Arthritis & Rheumatism, Volume 63,
November 2011 Abstract Supplement

Abstracts of the American College of
Rheumatology/Association of Rheumatology Health Professionals
Annual Scientific Meeting
Chicago, Illinois November 4-9, 2011.


Health Care Resource Utilization Is Associated with Attack Frequency in Patients with Gouty Arthritis.

Navaratnam1,  Prakash, deMoor1,  Carl, Shaffer2,  Michael, Chakravarti3,  Paula, Andrews3,  L.M., Yadao3,  Anthony

DataMed Solutions LLC, Hilliard, OH
BioTrends Research Group LLC, Exton, PA
Novartis Pharmaceuticals Corporation, East Hanover, NJ

Background/Purpose:

The objective of this analysis was to evaluate the extent to which frequency of gouty arthritis attacks is associated with disease progression and health care resource utilization.

Methods:

226 primary care physicians and rheumatologists who treated >=50 gouty arthritis patients in the last year were asked to complete a cross-sectional, retrospective chart review for patients with gouty arthritis. Patients were stratified by number of gouty arthritis attacks in the last year (<3 and >=3). Multivariate regression analysis was conducted to assess health-related outcomes during a 12-month observation period, to evaluate demographic and clinical characteristics, as well as to identify factors associated with attacks that resulted in an ER visit, urgent care utilization, or hospitalization. Variables included gouty arthritis severity, serum uric acid (sUA) level, prescription use, age, gender, duration of disease, presence of tophi, organ/joint damage, and comorbidities. SAS version 9.1 was used to conduct analyses.

Results:

1,039 gouty arthritis patients were identified for the analysis. 39.1% of patients were 50–64 yrs of age and 81.9% were male. Time since diagnosis was 52.5±67.0 (mean±SD) months. The most frequently reported comorbidities were hypertension (51.2%), hyperlipidemia (37.9%), obesity (26.4%), osteoarthritis (22.9%), and diabetes (20.1%). 19.8% of patients had cardiovascular disease, while 16.9% of patients had chronic kidney disease. 14% of the patient population had organ/joint damage, and 17% had tophi at the most recent visit. Nearly 74% of patients were prescribed uric acid lowering therapy at the time of the survey. NSAIDs (46.0%), steroids (44.4%), and colchicine (32.1%) were therapies most commonly used for treatment of attacks. Patients in the >=3 attacks group (n = 195) were more likely to have physician-reported alcohol use (21% vs 10.8%, p<0.001), chronic kidney disease (25.6% vs 14.5%, p<0.001), obesity (32.3% vs 25%, p=0.040), and organ/joint damage (18.5% vs. 13%, p=0.056) compared to the <3 attacks group (n=844). sUA levels were 8.4±2.4 mg/dL in the >=3 attacks group and 7.0±2.1 mg/dL in the <3 attacks group. Patients with >=3 attacks were more likely to be seen primarily by rheumatologists (58% vs. 47.9%, p=0.011) and be reported as having severe gouty arthritis (24.1% vs. 12.0%, p<0.0001). These patients were also nearly twice as likely to use narcotics for treatment of gouty arthritis attacks compared with patients who had <3 attacks (22.6% vs. 12.3%, p=0.001). In the multivariate regression analysis, gouty arthritis attack frequency was the strongest predictor of having an ER visit (OR=4.00, 95% CI 2.56–6.25), urgent care visit (OR=5.59, 95% CI 2.37–13.19), or hospitalization (OR=2.59, 95% CI 1.80–3.72), p<0.05 in all cases.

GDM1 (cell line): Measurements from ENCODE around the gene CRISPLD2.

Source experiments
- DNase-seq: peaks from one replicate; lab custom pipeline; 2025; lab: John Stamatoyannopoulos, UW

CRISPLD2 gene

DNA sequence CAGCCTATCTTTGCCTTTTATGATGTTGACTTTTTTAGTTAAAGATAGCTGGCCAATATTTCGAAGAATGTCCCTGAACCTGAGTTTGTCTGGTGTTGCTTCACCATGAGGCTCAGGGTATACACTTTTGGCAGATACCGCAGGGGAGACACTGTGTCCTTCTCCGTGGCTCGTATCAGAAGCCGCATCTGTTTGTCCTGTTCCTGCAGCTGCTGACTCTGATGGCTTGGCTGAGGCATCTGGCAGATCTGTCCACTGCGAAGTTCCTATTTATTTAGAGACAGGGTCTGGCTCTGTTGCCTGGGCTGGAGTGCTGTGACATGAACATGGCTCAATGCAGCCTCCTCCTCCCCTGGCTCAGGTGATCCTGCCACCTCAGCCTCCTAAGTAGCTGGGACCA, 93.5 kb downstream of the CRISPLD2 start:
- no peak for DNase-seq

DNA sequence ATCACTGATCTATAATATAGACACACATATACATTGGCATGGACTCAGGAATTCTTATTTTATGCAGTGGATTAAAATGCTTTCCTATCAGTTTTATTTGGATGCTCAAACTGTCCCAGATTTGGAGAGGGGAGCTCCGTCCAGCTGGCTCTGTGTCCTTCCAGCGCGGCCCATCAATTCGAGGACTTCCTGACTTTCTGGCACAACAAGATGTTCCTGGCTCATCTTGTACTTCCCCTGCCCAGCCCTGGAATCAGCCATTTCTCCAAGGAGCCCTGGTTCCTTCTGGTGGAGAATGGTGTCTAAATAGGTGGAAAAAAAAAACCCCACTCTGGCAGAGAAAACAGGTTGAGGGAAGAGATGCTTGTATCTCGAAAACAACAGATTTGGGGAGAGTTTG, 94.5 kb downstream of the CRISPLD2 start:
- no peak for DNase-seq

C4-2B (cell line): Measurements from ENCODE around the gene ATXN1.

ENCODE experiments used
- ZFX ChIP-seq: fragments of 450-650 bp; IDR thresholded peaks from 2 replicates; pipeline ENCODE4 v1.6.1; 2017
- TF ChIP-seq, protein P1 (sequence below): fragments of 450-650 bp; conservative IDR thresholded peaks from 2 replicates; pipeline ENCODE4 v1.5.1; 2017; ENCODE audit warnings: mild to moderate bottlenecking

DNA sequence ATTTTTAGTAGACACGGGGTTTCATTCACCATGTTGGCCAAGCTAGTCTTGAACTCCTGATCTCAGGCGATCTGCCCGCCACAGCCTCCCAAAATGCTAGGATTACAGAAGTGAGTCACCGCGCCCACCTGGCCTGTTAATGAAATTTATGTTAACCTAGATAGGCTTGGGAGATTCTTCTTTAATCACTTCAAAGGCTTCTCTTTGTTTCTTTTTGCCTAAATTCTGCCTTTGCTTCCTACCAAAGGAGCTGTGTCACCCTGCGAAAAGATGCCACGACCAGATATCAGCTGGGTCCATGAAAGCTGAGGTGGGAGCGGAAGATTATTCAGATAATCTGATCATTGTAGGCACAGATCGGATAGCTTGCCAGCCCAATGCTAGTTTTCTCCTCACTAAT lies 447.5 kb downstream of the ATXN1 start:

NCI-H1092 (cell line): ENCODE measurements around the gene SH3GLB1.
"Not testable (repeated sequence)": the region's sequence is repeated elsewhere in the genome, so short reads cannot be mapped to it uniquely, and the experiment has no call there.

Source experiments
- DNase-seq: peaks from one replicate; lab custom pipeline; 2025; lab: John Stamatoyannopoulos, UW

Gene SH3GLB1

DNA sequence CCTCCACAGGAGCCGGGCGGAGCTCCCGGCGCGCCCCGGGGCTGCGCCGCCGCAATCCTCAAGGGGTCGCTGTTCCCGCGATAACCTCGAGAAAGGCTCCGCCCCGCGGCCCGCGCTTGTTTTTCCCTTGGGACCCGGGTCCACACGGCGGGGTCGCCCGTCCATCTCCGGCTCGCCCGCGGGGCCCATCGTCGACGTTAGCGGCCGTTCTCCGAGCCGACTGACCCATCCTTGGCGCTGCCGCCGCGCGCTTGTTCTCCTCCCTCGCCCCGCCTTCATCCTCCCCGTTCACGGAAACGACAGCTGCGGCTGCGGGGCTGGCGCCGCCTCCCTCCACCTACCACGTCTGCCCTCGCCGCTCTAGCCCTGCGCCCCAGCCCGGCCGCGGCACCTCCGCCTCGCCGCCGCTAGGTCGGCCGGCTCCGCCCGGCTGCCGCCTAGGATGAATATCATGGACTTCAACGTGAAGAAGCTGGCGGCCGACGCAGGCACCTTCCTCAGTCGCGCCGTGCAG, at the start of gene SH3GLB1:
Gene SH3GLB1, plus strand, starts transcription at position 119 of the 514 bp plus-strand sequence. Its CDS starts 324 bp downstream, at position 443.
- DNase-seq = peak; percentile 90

Conclusion:

Patients with >=3 gouty arthritis attacks were more likely to have attacks result in ER visits, urgent care center visits, and overnight hospitalizations, compared with the <3 attacks group. Greater attack frequency was also associated with alcohol use, CKD, obesity, organ/joint damage, increased gouty arthritis severity, higher prevalence of tophi, and use of narcotics.

To cite this abstract, please use the following information:
Navaratnam, Prakash, deMoor, Carl, Shaffer, Michael, Chakravarti, Paula, Andrews, L.M., Yadao, Anthony; Health Care Resource Utilization Is Associated with Attack Frequency in Patients with Gouty Arthritis. [abstract]. Arthritis Rheum 2011;63 Suppl 10 :897
DOI:

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